Can I Sue a Government Agency for an Accident in California?
The simple answer to this question is yes, although the protocol you must follow differs from that of a standard personal injury case.
Below, we’ve outlined some things you should know about suing a California government agency.
Injury victims must first file what’s known as an “administrative claim” with the relevant agency, after which the government has forty-five days to address your complaint, allowing it to evaluate and possibly settle your potential suit.
While the statute of limitations for most personal injury cases in California is two years, this standard doesn’t always apply when suing a government agency. If your government claim is replied to within the forty-five days allotted, you will be given six months to sue.
Should you not receive a letter detailing the agency’s decision within those forty-five days, you will be given the standard two-year window to sue, although this usually doesn’t happen.
There are many additional procedures involved in filing a suit against a government employee or agency in California, which an experienced accident lawyer at Bohn & Fletcher, LLP can help you follow.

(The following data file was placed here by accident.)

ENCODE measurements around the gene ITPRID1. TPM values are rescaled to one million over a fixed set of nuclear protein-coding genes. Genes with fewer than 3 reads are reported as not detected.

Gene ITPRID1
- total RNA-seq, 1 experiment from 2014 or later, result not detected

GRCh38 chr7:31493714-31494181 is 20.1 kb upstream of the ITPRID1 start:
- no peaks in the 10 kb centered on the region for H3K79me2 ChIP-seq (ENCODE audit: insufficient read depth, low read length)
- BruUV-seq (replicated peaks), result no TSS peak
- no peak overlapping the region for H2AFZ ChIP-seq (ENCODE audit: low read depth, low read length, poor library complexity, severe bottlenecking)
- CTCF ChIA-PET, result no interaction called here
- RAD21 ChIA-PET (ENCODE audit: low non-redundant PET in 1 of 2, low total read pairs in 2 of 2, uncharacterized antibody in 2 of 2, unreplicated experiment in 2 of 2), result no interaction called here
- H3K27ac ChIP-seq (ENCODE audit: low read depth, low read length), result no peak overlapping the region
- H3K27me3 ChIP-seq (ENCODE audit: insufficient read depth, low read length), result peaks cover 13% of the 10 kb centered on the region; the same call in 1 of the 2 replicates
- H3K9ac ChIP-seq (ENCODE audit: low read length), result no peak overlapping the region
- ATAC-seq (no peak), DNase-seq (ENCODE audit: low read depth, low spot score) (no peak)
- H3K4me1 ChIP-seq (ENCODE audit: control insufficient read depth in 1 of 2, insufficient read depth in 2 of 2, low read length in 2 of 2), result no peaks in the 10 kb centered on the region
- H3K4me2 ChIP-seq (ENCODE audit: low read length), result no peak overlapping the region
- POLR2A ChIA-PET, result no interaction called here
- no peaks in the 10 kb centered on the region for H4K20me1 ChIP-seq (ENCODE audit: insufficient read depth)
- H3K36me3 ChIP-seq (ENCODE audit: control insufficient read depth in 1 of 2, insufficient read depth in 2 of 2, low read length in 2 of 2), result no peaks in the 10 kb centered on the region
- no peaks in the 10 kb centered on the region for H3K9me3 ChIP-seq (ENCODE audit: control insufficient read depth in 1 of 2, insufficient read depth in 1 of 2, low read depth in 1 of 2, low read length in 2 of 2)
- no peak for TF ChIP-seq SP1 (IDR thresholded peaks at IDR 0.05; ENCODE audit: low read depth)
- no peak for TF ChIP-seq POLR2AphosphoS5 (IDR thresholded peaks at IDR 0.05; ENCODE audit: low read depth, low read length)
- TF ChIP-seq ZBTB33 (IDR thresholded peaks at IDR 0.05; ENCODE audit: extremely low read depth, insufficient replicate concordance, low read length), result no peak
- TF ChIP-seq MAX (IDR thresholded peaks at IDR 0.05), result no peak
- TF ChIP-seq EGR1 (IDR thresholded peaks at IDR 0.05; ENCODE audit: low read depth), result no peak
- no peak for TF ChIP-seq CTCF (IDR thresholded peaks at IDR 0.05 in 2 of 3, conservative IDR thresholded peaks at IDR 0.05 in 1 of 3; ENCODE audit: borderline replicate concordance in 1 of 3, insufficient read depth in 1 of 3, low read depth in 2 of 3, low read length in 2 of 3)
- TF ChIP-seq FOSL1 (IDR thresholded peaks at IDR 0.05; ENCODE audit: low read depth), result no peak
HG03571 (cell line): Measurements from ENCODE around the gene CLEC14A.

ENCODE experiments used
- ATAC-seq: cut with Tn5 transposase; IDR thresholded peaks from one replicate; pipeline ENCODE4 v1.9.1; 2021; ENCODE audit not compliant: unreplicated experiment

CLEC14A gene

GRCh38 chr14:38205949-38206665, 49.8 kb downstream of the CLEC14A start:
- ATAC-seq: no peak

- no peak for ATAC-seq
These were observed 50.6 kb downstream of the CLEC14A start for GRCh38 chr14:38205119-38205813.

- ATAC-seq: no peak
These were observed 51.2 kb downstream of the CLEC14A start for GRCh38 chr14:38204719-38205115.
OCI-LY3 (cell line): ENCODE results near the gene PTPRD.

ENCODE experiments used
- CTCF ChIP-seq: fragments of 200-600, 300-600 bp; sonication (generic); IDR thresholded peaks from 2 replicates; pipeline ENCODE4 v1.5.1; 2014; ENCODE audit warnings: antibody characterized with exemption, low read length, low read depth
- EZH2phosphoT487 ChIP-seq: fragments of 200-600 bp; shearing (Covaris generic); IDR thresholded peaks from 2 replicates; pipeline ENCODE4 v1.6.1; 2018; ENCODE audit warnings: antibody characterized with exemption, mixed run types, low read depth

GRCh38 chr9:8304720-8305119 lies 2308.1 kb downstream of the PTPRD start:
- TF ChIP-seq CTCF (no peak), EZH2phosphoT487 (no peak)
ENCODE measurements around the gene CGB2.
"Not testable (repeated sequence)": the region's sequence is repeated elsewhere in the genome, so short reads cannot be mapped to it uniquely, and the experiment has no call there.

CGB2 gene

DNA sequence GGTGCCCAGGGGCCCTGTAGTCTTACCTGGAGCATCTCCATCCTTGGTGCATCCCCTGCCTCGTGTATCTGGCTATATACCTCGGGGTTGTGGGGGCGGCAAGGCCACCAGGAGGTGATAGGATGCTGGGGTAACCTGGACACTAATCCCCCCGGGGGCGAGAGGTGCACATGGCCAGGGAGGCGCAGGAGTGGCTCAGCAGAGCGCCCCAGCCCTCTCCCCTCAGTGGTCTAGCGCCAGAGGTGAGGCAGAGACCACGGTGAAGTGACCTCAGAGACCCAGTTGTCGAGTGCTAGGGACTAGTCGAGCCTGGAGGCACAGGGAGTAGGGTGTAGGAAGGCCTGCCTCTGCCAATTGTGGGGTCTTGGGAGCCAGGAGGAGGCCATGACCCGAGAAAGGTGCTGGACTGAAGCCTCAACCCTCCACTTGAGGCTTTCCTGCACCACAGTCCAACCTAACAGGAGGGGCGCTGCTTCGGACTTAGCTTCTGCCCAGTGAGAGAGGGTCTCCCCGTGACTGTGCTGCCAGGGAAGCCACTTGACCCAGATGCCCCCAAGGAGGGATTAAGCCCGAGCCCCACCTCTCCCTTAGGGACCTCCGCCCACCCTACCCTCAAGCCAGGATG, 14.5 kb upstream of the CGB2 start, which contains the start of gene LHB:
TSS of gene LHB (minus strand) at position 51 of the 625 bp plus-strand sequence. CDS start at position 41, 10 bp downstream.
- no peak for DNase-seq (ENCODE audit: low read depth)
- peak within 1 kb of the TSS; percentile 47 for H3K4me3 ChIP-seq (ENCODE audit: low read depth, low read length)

Documenting Your Harm
Whether you were hurt by the government itself or an agent working on the government’s behalf, you will need to document all of the losses of a physical, psychological, or financial nature that you’ve suffered.
These may include the following:
- Medical expenses
- Lost wages or earning potential
- Pain and suffering
- Emotional distress
- Loss of enjoyment of life
- Transportation expenses
- Loss of consortium
- Diminished quality of life
Injuries should also be documented clearly in your suit. For all losses and injuries, you should account for how they’ve affected you in the past, are affecting you in the present, and are expected to affect you in the future.
Personal injury in California is governed by the California Tort Claims Act, which doesn’t allow accident victims to sue a government employee directly. Because agencies take on the liability of their employees and independent contractors, you rarely have the option of going outside of established legal procedures.
There are also a handful of exceptions that pertain to the types of entities and injuries that can be sued for damages in a claim. Some of these exceptions include the following:
- Injuries caused by the California National Guard
- Injuries caused by the passing of—or failure to pass—any law, regulation, or ordinance
- Injuries caused by misrepresentation, such as deceitful behavior
In addition, plaintiffs are not eligible to receive punitive damages for their accident when suing a government body in California.
Contact a California Accident Lawyer
If you’ve been hurt by the government in an accident, you will quickly learn that the process of receiving compensation is just as tied up in red tape as other bureaucratic functions.